On the topic of Watson Island, he said that the city believes it is fiscally prudent to include tax revenue from the pulp mill in its budget deliberations, even if the fate of the mill is still undetermined heading into the budget cycle. Watson Island is currently under a distraint order, as current ownership China Pager Group continues its battle over tax assessments and hopefully considers offers to buy.
Mussallem addressed rumours in the community that the Chinese owners were “smuggling out” vital components of the mill during this period of time, suggesting that isn’t so. He also floated the hopeful balloon that there may be offers in the works to purchase the mill, suggesting there are two or three potential buyers out there interested in operating the mill site for other uses.
He wrapped up his meet and greet with the local media gaggle by urging city residents to come down to City hall and talk to him and his council about any concerns that they may have about the workings of the city.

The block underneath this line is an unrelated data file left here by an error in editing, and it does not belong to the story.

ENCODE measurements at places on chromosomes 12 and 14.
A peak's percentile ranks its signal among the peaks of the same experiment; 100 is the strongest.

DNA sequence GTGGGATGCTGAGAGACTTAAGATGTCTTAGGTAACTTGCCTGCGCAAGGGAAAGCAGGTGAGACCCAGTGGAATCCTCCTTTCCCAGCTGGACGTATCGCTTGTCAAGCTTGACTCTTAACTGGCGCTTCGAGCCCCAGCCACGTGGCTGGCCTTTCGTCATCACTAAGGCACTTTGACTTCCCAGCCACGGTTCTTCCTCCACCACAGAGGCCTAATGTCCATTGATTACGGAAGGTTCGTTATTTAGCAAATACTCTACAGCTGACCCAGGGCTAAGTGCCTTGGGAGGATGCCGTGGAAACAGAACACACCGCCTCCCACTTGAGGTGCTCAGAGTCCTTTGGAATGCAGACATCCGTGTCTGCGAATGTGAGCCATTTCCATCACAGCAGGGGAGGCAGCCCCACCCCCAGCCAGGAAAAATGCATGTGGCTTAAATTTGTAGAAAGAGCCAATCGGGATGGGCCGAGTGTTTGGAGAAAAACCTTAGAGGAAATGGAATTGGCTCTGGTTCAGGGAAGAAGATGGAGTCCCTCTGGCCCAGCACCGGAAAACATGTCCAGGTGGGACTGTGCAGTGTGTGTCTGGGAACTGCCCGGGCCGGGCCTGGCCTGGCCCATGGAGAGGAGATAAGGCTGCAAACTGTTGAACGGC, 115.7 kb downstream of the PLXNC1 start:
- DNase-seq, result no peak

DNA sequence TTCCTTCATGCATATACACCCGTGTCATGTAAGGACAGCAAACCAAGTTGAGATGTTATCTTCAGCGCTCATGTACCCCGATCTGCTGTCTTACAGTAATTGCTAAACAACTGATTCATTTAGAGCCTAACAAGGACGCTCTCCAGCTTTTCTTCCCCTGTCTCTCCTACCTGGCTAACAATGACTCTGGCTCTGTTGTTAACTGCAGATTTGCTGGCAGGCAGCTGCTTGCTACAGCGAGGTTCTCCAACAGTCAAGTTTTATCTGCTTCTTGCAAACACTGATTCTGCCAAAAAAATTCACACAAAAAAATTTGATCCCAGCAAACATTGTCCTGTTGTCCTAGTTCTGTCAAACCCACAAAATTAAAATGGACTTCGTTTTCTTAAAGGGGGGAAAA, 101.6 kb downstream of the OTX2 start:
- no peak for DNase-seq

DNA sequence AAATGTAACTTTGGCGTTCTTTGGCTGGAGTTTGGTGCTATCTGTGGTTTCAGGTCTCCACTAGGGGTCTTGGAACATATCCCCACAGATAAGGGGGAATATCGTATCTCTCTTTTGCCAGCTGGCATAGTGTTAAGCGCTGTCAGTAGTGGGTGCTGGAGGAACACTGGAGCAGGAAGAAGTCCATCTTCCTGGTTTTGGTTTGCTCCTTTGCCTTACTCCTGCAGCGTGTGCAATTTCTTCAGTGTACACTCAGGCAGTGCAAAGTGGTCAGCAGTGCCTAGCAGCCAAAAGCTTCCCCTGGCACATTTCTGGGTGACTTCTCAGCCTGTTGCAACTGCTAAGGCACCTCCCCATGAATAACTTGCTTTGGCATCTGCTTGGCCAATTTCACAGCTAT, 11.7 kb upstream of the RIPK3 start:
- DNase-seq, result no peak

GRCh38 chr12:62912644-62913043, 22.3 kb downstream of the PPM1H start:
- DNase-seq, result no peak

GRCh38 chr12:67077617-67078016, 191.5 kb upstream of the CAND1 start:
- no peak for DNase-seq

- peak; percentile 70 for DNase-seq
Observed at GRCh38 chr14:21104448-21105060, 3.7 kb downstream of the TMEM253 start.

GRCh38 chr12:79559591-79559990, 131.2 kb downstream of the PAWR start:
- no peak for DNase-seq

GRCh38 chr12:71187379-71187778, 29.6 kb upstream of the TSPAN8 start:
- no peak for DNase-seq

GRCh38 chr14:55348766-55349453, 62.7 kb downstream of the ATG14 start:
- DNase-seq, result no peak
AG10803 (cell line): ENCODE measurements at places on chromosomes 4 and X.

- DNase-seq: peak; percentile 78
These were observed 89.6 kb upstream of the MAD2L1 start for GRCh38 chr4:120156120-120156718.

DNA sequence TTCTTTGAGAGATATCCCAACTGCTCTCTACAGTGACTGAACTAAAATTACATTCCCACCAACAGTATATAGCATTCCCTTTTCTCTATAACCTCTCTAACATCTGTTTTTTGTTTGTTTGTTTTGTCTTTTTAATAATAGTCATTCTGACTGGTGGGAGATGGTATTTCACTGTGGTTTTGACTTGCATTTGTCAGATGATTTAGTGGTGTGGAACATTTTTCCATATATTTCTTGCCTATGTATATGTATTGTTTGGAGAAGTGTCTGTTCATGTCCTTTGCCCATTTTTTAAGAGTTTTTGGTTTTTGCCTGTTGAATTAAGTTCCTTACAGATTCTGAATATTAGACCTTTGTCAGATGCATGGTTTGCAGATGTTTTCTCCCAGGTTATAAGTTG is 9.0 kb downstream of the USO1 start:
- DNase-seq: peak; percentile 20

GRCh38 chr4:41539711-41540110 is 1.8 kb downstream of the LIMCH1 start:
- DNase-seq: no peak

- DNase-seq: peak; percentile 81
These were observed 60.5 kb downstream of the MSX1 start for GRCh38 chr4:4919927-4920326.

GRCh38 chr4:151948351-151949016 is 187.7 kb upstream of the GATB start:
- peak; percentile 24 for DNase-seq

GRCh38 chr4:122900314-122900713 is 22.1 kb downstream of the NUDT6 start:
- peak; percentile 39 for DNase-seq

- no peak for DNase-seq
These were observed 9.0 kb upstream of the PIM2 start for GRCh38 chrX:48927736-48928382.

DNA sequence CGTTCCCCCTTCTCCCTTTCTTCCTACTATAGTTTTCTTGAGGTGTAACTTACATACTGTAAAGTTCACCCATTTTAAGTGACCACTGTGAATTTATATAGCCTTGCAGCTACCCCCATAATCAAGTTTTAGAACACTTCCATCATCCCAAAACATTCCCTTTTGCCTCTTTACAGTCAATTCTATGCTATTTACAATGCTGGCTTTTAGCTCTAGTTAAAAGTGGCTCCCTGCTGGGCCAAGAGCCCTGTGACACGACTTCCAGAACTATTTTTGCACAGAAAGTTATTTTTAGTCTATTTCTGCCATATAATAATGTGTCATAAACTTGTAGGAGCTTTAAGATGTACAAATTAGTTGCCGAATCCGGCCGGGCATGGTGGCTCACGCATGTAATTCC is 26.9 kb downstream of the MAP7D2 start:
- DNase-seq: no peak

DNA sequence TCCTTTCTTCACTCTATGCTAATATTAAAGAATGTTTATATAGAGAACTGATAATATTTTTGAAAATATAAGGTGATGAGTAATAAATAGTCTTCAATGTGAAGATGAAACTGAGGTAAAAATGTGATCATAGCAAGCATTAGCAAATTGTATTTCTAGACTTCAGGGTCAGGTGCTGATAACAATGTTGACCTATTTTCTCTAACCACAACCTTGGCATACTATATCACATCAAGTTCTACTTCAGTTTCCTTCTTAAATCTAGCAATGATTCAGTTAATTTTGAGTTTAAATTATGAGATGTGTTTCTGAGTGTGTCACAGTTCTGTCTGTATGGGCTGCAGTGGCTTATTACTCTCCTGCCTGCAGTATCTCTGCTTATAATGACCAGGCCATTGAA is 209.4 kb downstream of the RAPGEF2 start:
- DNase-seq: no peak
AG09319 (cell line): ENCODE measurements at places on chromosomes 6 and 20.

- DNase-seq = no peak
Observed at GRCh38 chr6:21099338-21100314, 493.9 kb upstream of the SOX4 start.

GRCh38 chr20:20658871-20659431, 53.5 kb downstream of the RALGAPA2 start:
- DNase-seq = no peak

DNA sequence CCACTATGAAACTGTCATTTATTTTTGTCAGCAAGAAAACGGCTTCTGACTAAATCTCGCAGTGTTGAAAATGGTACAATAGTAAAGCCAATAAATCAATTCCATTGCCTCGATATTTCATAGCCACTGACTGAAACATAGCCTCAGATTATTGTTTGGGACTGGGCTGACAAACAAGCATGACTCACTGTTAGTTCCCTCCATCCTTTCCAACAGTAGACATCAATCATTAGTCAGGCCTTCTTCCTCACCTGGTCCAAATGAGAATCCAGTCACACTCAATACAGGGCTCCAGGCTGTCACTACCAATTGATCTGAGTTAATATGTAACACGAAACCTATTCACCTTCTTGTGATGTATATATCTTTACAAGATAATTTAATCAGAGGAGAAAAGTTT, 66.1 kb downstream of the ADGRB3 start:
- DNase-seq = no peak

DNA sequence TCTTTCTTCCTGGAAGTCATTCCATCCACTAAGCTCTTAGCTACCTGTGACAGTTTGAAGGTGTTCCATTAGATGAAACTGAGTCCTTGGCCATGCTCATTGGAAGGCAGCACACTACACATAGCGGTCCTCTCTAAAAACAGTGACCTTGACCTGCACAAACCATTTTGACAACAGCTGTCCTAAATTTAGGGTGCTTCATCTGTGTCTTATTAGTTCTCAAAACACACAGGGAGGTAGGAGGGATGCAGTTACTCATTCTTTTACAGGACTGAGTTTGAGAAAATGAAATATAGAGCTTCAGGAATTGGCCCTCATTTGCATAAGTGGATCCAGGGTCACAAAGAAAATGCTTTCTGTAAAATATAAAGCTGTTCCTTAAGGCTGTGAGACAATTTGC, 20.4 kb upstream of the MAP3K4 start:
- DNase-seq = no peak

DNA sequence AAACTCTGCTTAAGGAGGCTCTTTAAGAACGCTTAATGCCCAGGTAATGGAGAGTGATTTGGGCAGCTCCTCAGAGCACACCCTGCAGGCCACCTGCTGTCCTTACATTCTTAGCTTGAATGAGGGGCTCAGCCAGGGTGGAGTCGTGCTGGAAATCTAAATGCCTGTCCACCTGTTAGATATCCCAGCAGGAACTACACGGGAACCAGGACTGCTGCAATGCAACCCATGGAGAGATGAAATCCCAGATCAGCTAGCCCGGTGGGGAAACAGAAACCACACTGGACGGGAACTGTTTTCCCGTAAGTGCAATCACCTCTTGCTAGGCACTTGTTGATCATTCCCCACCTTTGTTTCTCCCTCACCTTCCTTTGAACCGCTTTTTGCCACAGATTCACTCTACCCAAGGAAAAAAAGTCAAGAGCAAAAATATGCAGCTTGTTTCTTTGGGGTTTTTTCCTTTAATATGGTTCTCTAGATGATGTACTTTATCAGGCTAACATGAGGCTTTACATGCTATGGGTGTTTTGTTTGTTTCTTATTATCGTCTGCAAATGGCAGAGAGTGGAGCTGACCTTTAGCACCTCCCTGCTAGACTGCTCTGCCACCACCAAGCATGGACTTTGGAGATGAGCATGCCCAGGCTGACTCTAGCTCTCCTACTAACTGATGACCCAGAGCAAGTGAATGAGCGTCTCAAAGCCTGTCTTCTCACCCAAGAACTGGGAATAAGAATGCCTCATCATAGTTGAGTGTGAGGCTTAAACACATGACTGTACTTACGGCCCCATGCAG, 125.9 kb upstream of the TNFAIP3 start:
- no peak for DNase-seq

The Sports section featured coverage of weekend soccer action for the local high school girls soccer teams which saw Terrace and Smithers square off for the Northwest banner, the two Prince Rupert squads came up a little short in their efforts this year, PRSS picking up the only medal for local squads with the bronze.
Total pages in Tuesday’s paper (12)
TURRIFF IN TOWN TO TALK ON INDEPENDENCE OF LAWYERS
By George T. Baker
The Daily News
Tuesday, May 19, 2009
Pages one and five
The President of the Law Society of BC is an anti authoritarian.
That's right, the man who is the lead representative of the organization that protects the public interest in the administration of justice, formed his own ideology in the 70s when it appeared that civil disobedience and the large hand of governments would be entering an eternal clash.
His name is Gordon Turriff, and if you don't know much about him, don't feel ignorant. It's likely many don't. But his role and beliefs that the justice system and parliament system are necessarily separate entities makes him an interesting figure on top of the legal food chain.
Turriff was in town Thursday to discuss the role of lawyers in Canadian society and the rational for keeping lawyers independent of parliament interference.